banff-post-7We trekked on thinking that we must be coming close to the end of our 11-kilometer expedition to Lake Moraine, but it was hard to tell how close we were. All we knew was we were exhausted, cold, and thirsty. It wasn’t too far into this little late day jaunt that we realized 2.5 liters of water each was much less than ideal. We didn’t bring that much food either. This was when we starting thinking about rations and conversation to make sure we’d have energy and at least 1 liter of water for the journey out tomorrow.

It was going to a quick trip and we were packing light, so neither of us brought a camp stove. Doing so would have involved buying gas locally and we really didn’t need to prepare any hot meals. We also wouldn’t be on a multi-day trekking trip. After every night we’d be coming back to civilization to snowboard or explore further up the Icefields Parkway. So it seemed unnecessary having the stove. We did bring some backup storm matches, in case of emergency, but there would be no melting snow for any additional thirst quenching H2O. The new plan? Try to break through the ice of Lake Moraine with our axes and siphon up some reserve water.

The trek continued one foot in front of the other following the small beam of light cast by each of our head lamps. A kilometer or so after crossing into uncontrolled avalanche territory the road started to point down into the valley, we guessed the lake must be at the base of these mountains but still had no real idea of how much farther this would be. The snow was deep and we were breaking trail, the powder robbing us of what little energy we had left. At one point we decided it was worth converting the board from skin mode to ride mode, hoping we could glide down slowly to the lake.

Unfortunately, the slope was deceiving given the amount of snow and we couldn’t build speed enough to get very far. We had to switch back over and continue moving along, both of us too stubborn to give up our goal of the lakeside tent spot. In these situations, I always wonder what I was thinking at the start. How can this be worth it? But in the end, it always is, and the journey, hard as it may be, is just as important as the end goal. Many times the best memories await you in the struggle.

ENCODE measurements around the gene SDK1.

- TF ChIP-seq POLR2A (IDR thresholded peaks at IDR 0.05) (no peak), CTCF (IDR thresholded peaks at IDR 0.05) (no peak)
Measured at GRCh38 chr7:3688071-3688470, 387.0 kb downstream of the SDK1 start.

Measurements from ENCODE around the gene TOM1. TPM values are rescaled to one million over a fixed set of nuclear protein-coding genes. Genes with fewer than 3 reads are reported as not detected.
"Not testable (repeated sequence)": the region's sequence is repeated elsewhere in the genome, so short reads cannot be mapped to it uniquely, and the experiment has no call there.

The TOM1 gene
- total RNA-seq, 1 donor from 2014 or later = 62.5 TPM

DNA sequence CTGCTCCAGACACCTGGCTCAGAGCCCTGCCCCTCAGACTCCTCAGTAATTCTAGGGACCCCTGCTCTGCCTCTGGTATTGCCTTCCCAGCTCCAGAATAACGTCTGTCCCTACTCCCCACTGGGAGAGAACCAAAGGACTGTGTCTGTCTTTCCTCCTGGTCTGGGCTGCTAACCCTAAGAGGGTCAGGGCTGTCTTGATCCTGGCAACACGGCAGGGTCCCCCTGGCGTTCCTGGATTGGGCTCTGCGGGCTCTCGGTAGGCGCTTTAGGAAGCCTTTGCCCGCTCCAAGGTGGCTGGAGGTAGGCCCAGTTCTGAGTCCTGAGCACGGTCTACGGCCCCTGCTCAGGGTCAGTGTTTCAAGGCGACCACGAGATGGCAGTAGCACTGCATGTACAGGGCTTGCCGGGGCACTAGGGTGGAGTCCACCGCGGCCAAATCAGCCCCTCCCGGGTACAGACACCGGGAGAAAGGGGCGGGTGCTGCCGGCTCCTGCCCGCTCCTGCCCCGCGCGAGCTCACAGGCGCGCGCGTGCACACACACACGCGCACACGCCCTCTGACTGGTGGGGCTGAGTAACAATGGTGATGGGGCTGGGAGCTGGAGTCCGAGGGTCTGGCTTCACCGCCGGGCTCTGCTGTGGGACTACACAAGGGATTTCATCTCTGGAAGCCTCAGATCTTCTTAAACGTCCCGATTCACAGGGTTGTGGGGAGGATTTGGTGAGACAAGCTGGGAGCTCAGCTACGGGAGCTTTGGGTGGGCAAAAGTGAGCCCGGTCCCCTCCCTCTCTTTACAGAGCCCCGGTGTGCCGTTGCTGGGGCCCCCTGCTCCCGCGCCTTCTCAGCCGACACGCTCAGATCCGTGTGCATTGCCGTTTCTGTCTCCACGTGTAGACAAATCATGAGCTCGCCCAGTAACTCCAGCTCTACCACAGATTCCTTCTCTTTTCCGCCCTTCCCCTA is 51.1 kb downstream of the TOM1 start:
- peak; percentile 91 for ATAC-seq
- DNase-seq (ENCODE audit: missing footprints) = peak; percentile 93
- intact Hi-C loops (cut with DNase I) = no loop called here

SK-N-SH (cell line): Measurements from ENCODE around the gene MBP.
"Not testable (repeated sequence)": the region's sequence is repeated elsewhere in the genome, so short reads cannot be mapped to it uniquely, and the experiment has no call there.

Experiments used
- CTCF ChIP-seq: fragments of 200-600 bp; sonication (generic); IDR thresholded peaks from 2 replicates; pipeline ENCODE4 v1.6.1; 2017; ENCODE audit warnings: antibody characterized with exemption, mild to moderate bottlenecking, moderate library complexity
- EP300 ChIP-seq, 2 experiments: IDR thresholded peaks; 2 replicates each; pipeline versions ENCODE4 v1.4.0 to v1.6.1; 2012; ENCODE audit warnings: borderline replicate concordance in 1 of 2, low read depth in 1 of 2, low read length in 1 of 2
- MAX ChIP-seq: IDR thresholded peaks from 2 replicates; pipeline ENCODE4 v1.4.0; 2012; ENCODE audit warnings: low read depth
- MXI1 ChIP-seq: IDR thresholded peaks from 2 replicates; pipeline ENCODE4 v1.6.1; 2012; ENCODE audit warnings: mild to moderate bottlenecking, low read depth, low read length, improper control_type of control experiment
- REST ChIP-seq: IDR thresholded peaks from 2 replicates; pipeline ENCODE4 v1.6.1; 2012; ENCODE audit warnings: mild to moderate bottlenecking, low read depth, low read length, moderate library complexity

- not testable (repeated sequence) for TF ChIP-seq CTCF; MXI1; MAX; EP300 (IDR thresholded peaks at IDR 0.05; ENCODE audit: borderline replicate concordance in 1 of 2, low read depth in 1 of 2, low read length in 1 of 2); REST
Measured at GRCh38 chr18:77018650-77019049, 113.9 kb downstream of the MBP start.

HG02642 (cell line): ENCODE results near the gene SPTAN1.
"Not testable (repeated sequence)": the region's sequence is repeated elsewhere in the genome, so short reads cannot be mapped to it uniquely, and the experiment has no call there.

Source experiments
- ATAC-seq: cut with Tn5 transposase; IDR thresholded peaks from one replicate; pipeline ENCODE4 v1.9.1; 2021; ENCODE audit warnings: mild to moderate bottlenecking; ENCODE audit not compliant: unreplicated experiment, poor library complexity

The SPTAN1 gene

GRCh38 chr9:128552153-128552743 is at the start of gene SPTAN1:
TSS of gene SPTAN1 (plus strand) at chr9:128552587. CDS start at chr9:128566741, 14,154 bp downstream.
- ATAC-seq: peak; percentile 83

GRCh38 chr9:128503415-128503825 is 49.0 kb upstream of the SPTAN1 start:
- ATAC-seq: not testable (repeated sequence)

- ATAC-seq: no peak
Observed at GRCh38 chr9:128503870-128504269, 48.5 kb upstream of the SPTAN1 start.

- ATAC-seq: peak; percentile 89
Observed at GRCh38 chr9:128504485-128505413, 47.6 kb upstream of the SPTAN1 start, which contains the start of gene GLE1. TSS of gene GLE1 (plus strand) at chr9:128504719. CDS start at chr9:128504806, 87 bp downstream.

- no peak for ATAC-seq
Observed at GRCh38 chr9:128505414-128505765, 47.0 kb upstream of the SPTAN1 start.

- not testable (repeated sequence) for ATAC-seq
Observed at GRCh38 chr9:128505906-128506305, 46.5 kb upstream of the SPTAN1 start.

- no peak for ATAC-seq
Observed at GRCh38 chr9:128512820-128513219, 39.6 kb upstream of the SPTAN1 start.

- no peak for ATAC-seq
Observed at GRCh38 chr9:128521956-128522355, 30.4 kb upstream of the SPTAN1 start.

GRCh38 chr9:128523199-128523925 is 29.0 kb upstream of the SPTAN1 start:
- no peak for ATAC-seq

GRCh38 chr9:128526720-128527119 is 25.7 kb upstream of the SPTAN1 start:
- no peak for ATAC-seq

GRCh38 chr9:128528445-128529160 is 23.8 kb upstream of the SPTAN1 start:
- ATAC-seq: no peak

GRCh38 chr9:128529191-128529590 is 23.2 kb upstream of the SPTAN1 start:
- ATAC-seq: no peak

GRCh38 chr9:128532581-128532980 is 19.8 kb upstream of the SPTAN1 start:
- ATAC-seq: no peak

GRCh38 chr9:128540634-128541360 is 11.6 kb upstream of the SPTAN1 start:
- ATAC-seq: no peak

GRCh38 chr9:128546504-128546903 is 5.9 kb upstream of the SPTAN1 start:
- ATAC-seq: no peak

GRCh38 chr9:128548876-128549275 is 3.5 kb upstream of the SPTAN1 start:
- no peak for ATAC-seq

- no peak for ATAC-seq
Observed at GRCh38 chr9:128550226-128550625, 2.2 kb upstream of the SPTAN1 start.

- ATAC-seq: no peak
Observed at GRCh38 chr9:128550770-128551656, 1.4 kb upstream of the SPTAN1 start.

banff-post-9Our perseverance paid off and over four hours later we were at a frozen Lake Moraine. Not before the sun had set though. Drained, we unpacked the tent and began to set it up on the first flat spot we came across. Tent up, sleeping bags open and boots off, not much else happened. We didn’t have anything to cook and barely enough water to take a sip before going to bed, so we just crawled in and drifted off.

Just like last night, we were sleeping outside, it was cold, and we had no idea of our surrounds as we arrived once again in the blackness of the new moon. My shivering body and parched mouth was my alarm clock the following morning. My socks were still soaked and my boot liners damp too, but at least they were warm cuddled between my legs all night, along with other miscellaneous mountain gear.

The condensation from breathing all night froze to the dome of our tent and with each movement, ice crystals flurried onto our heads. We were ready to see where we set up camp late last night. Opening the tent flap was incredible. The Valley of The Ten Peaks in all its glory towering above a silent frozen Lake Moraine. Without having to say it to each other, we both realized the pain of getting here was immediately worth it. I’d say worth 20 dollars even! (At one point this valley was pictured on the back of the Canadian 20 dollar bill).

The view was unimaginably stunning, and we realized we were some of the few people who ever even see these peaks in the winter or Lake Moraine blanked in snow.  No vehicles of any kind can drive the road during these months and few travel by foot past the viewpoint of the Consolation Valley because of its high avalanche risk. But here we were.

banff-post-6As Jonathan said, “we don’t have a lot of water, we don’t have a lot of food, we’re exhausted, but we did it for this!” And he was right. Now we just had the long and strenuous journey back out, followed by whatever crazy adventures we’d find ourselves chasing that afternoon! Certainly no rest for the weary…

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Ryan Sarka
Ryan Sarka

Cycled across the entire U.S. A mountain biker, climber, snowboard mountaineer, triathlete, and engineer. Founding member of Between The Peaks.